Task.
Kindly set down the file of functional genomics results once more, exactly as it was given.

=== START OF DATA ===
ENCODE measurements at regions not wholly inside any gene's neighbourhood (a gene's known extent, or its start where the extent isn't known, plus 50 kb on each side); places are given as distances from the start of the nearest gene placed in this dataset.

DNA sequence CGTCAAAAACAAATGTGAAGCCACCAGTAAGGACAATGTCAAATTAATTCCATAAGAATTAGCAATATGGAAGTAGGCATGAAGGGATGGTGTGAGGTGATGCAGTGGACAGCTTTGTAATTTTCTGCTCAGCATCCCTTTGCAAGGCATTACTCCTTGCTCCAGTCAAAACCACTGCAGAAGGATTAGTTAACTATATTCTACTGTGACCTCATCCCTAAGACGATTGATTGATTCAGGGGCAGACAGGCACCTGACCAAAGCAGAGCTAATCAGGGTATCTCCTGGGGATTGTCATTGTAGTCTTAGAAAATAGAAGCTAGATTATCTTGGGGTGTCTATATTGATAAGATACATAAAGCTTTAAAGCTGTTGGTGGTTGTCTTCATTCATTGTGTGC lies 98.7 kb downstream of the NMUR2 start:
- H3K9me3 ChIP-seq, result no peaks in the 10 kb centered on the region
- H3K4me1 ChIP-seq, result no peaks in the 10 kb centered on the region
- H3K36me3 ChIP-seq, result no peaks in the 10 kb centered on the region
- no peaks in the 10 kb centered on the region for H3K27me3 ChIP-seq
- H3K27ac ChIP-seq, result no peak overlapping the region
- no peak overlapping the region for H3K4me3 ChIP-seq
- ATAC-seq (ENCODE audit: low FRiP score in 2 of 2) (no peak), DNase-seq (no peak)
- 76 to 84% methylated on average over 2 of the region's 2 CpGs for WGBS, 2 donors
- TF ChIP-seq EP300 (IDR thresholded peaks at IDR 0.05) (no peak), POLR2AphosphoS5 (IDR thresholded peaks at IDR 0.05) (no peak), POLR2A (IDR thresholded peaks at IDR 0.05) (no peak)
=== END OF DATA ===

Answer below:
ENCODE measurements at regions not wholly inside any gene's neighbourhood (a gene's known extent, or its start where the extent isn't known, plus 50 kb on each side); places are given as distances from the start of the nearest gene placed in this dataset.

DNA sequence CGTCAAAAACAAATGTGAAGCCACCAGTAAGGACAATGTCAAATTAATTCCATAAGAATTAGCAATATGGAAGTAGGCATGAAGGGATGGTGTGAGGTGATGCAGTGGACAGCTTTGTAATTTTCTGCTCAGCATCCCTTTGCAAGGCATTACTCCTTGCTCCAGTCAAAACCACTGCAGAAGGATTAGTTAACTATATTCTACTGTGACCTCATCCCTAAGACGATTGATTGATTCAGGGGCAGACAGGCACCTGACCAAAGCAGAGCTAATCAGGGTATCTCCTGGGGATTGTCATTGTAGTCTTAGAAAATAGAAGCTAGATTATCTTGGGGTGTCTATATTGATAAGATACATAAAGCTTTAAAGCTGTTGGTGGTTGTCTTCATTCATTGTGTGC lies 98.7 kb downstream of the NMUR2 start:
- H3K9me3 ChIP-seq, result no peaks in the 10 kb centered on the region
- H3K4me1 ChIP-seq, result no peaks in the 10 kb centered on the region
- H3K36me3 ChIP-seq, result no peaks in the 10 kb centered on the region
- no peaks in the 10 kb centered on the region for H3K27me3 ChIP-seq
- H3K27ac ChIP-seq, result no peak overlapping the region
- no peak overlapping the region for H3K4me3 ChIP-seq
- ATAC-seq (ENCODE audit: low FRiP score in 2 of 2) (no peak), DNase-seq (no peak)
- 76 to 84% methylated on average over 2 of the region's 2 CpGs for WGBS, 2 donors
- TF ChIP-seq EP300 (IDR thresholded peaks at IDR 0.05) (no peak), POLR2AphosphoS5 (IDR thresholded peaks at IDR 0.05) (no peak), POLR2A (IDR thresholded peaks at IDR 0.05) (no peak)